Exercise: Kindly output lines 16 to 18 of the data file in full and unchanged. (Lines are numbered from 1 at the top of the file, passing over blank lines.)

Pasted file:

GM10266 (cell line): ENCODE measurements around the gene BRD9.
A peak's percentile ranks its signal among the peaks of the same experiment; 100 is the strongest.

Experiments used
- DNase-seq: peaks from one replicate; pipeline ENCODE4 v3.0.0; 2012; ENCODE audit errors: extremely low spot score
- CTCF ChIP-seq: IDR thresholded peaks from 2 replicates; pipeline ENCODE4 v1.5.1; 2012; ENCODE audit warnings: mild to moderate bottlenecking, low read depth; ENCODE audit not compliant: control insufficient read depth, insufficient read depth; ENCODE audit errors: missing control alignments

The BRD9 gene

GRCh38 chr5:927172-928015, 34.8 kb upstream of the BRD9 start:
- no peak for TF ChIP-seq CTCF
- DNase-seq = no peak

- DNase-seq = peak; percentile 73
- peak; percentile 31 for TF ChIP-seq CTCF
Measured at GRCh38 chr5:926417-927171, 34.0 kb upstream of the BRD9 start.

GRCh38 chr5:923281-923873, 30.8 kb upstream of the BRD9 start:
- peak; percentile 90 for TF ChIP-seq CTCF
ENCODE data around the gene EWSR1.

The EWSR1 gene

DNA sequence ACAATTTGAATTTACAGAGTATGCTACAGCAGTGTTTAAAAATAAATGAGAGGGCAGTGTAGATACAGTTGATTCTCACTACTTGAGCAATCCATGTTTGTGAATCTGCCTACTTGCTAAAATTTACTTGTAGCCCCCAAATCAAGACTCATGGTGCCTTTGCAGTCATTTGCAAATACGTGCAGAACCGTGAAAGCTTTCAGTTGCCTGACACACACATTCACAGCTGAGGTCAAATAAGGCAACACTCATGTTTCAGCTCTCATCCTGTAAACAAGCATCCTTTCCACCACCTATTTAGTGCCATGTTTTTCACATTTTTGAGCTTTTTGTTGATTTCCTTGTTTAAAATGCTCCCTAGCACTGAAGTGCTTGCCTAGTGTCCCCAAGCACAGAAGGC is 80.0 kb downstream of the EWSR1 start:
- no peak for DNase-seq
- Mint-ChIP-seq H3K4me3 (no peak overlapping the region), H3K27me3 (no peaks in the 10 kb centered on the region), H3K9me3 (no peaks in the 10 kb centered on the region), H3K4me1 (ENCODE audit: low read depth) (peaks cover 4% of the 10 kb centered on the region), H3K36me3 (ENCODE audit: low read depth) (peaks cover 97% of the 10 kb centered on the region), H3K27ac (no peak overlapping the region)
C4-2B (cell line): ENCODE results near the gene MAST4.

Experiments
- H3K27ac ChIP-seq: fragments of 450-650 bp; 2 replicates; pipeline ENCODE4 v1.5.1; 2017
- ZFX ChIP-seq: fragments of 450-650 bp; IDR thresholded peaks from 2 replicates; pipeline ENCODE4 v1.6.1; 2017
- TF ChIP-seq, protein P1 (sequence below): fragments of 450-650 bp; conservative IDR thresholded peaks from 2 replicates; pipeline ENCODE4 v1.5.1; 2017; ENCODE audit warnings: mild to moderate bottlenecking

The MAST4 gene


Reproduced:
The EWSR1 gene

DNA sequence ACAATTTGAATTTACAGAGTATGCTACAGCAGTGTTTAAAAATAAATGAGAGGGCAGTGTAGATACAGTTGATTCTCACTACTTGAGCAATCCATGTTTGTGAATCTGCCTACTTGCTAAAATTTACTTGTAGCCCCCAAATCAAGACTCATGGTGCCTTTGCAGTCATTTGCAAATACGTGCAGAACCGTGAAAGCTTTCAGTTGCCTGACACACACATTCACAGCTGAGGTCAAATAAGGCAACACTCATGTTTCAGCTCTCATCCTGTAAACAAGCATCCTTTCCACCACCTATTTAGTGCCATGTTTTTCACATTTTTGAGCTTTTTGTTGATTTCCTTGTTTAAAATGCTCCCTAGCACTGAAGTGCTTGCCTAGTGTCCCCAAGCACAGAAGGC is 80.0 kb downstream of the EWSR1 start:
- no peak for DNase-seq